Simpsonville ‘skirmish’ wins historical award

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Team that honored slain soldiers named state’s top volunteer group

By Steve Doyle

The team of volunteers from Shelby County who created the memorial site for African-American soldiers slain near Simpsonville is making a bit of its own history.


Representatives from the group will be in Frankfort next week to accept the award for Volunteer Organization or Group of the Year from the Kentucky Historical Society.

The presentation will be in a ceremony at 5:30 p.m. Nov. 11 in the House chamber on the second floor in the Old State Capitol in downtown Frankfort.

The memorial on U.S. 60 just west of Simpsonville honors the Skirmish Near Simpsonville, a permanent memorial to the 22 members of the 5th U.S. Colored Cavalry who died there on Jan. 25, 1865, in an ambush by Confederate guerillas.

“I am gratified that all the hard work and cooperation of so many people has been recognized by the Kentucky Historical Society,” said Jerry Miller, a Shelby County native who spearheaded the project. “It certainly validates our belief that this is a hugely important site to the history of Kentucky, Shelby County, African-Americans and the Civil War.”
Miller said he submitted the project to KHS, gathering photographs and supporting documents to attach to the application.

“I thought our project was worthy of some type of award but didn’t anticipate the Shelby County Historical Society and the Skirmish Near Simpsonville team to win the Volunteer Organization of the Year award,” he said.
The skirmish project was a 4-year labor for Miller and his evolving group of volunteers.

They found the graves of the 22 soldiers beneath 3.5 acres of wooded land near the intersection of Webb Road, now identified by federal highway historical markers.

Newspaper reports say that about 80 soldiers were driving 900 head of cattle toward Louisville that cold January day when they were attacked from the rear by guerillas led by a Capt. Coulter. The 22 died at ambush, and another 20 were wounded, some of them later dying, too.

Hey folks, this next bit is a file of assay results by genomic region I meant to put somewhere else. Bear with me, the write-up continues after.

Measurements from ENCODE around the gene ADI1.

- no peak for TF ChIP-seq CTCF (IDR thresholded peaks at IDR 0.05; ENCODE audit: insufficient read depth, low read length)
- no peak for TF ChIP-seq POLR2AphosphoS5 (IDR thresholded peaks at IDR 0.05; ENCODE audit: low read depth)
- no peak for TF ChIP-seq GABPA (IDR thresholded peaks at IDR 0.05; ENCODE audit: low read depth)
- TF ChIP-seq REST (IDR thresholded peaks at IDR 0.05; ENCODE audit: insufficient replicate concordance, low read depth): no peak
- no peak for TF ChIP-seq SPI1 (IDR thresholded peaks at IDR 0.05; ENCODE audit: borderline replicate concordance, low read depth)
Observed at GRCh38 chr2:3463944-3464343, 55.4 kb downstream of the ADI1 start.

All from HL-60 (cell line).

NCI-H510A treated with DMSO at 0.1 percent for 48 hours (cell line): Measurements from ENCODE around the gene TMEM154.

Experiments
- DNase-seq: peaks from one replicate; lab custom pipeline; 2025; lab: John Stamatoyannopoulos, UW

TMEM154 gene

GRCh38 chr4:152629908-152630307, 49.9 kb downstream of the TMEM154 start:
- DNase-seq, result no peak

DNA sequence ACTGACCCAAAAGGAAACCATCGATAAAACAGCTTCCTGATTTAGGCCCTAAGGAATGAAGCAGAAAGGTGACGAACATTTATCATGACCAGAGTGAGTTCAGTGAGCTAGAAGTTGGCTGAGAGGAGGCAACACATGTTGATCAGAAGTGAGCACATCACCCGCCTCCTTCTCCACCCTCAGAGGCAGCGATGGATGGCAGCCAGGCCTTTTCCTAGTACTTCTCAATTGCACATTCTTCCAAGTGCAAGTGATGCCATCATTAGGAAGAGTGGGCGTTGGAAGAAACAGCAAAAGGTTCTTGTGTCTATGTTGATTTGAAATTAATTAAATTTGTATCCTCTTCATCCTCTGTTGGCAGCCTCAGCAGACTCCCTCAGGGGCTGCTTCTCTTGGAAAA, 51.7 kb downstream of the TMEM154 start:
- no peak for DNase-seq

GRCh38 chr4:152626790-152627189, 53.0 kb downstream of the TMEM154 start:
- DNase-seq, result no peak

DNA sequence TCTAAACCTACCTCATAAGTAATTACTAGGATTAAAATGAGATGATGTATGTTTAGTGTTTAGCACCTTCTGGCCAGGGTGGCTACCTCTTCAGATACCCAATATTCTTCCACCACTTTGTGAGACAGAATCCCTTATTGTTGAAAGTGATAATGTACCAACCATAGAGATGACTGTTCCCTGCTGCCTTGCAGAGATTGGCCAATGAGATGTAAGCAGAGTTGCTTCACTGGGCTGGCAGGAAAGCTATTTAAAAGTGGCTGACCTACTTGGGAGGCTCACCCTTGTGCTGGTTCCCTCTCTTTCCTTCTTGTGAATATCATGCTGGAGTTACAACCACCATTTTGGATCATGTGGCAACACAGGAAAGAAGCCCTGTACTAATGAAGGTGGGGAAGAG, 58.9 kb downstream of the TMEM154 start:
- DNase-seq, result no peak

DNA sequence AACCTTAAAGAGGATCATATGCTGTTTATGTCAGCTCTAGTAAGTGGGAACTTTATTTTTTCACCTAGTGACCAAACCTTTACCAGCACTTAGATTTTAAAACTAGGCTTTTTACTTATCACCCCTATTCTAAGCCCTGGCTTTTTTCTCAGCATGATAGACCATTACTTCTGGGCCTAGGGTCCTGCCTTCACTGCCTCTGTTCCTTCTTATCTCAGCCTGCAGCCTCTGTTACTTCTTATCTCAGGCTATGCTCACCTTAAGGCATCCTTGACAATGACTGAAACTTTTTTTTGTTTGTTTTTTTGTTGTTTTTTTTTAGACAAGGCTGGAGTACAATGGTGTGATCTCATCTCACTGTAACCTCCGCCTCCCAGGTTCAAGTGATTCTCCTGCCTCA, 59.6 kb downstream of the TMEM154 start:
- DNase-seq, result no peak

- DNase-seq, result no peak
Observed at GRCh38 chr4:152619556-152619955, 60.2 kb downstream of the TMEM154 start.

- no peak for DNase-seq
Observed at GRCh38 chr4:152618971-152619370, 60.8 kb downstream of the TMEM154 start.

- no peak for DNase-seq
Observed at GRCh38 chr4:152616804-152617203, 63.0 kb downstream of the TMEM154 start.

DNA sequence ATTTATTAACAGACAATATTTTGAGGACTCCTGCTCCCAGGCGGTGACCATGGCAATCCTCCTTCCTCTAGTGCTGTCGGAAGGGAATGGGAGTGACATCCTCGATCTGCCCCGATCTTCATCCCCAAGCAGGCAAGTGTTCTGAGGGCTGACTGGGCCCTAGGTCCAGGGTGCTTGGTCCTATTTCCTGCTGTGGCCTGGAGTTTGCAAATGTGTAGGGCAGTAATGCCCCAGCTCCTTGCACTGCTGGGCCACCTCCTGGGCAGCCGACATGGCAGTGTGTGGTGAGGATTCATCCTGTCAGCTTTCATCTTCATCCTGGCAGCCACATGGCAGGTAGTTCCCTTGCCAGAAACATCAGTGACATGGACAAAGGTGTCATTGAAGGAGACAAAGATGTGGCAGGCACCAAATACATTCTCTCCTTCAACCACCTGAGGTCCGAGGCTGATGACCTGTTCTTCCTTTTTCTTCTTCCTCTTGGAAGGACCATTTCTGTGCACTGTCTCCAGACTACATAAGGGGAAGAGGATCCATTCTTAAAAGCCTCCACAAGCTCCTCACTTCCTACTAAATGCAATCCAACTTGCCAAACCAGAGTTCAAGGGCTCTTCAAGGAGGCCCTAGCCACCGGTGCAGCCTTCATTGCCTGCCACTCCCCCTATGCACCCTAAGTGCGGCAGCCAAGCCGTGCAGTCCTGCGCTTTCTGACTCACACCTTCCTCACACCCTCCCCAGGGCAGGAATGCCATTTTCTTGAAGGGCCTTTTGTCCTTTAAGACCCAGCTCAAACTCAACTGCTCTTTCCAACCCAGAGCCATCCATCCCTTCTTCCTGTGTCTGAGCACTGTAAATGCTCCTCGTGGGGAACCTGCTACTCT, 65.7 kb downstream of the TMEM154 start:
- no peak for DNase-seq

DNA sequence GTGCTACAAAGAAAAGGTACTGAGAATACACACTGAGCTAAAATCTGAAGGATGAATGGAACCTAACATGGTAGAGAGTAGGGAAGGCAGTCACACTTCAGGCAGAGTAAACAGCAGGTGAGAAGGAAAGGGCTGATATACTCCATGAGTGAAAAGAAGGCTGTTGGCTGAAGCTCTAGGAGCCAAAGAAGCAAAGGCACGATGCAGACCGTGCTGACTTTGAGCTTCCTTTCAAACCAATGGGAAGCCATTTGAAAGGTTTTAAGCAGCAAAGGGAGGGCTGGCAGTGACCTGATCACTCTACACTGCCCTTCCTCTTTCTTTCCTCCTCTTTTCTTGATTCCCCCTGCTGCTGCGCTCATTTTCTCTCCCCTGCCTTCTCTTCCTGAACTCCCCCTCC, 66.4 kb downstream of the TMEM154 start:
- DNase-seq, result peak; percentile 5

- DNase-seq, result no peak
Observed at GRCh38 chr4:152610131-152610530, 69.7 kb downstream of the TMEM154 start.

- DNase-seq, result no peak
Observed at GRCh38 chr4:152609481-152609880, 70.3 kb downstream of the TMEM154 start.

Those killed in the attack were buried at the site, reportedly in a mass grave.

Though no mass grave was located, Miller and his cohorts were able to map approximately 170 graves at the site.

They created and placed headstones to honor each of the dead, erected a permanent flag and a flat-cut stone sitting wall on the approximate site where these former slaves were gunned down.

Miller, who grew up in Clark Station and now lives in Eastwood, was the head of the state parks system several years ago when, while doing some family research, he came across a diary written by Julia Tevis, proprietor of the Science Hill School in Shelbyville, in which she described the loss of the troops.

Miller said he had help from 40 to 50 people who rotated through the project, but a few of them stayed with it.

He cited the efforts of Uley Washburn of the cemetery commission, Gail Reed from the Shelby County Historic District Commission, students from the nearby Whitney M. Young Job Corp Center, who did a lot of the masonry work, and of Hobie Henninger, who constructed the dry-stone wall. But there were a lot of others.

There is a cash prize with the award, but the KHS’s board would decide what to do with that money, Miller said. 
He said he isn’t certain what the next step for the project would be, but he continues to push Shelby County Fiscal Court to acquire the land surrounding the memorial and convert it into a park that area scout troops would maintain.

“Or they can tell me if they aren’t, so I can talk to the Lincoln Foundation about assuming ownership,” he said.